Well, I haven’t seen the film and don’t subscribe to Netflix so that was most interesting, thank you very much.
You’re most welcome. I too don’t subscribe either, but I was able to watch it on a relative’s account. Apparently, if it hadn’t been for Covid it would have been a cinema release which would have been lovely for the long shots of Suffolk.
I started reading thinking I was going to have to rush off and subscribe to Netflix. I now realise I don’t need to bother. Thank you!
I have to admit I personally don’t have a subscription, but was able to watch on a relative’s account. I know that not everybody is bothered, but it really annoys me when older women are so blatantly airbrushed. Same old, same old.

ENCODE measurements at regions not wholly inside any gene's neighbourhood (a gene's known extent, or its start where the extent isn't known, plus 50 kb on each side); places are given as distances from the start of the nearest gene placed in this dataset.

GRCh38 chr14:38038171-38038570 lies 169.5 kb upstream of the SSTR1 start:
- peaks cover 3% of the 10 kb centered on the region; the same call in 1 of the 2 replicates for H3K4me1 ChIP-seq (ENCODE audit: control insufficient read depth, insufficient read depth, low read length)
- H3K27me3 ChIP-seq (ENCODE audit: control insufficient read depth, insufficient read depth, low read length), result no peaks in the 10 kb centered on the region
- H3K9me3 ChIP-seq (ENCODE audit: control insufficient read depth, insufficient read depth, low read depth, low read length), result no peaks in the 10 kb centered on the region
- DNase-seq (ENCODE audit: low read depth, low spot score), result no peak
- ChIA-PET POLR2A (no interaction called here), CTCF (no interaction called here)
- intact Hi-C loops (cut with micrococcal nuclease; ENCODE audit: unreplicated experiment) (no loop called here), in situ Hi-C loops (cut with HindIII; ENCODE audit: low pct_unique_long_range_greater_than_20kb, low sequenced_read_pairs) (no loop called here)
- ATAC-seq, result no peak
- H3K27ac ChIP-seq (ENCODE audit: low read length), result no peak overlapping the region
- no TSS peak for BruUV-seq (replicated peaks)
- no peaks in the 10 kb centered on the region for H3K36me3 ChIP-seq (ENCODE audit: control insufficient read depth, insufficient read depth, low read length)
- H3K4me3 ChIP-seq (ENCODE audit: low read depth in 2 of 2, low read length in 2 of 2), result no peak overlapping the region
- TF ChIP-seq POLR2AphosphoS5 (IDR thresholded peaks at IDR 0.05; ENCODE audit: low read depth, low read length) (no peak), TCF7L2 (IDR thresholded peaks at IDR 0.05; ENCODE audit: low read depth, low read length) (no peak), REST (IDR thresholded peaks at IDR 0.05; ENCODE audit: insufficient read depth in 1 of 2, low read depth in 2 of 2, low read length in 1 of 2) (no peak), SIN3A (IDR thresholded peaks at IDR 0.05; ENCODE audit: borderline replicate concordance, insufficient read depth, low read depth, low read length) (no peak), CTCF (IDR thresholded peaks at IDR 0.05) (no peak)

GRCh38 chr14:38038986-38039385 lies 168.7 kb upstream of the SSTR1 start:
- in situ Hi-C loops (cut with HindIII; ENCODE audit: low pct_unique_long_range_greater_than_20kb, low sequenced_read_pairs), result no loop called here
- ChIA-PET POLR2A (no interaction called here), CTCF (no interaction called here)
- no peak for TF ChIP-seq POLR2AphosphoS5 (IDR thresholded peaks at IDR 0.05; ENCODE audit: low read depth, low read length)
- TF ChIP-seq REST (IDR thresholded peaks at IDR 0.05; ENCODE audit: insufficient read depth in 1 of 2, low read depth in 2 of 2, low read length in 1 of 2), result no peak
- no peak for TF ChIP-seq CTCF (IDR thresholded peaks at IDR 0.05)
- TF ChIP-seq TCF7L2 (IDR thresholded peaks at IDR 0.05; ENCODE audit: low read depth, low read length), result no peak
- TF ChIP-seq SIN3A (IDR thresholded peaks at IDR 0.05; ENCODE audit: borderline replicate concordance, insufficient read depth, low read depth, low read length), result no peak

This story makes me sad and angry, but not surprised. I hope in my next life I will be assigned to the planet run by and for women all of whom stomp on this kind of treatment, in film or in life. The part about the scenery sounds beautiful.
Oh yes, I so entirely agree with you. And, whilst reading around, I found out that Edith Pretty preferred to drive herself and is thought to even have once flown an aeroplane!!
Now the movie’s fast and free with the truth is even more maddening, hearing this.
Wonderful to see more photos and read more about this fascinating story behind the Sutton Hoo boat basically the significance of Edith’s story. Maybe there is another film waiting in the wings from all the research on Edith. Probably needs a female philanthropist though! As for the character of Edith in the film, isn’t that industry just depicting first world country ageism?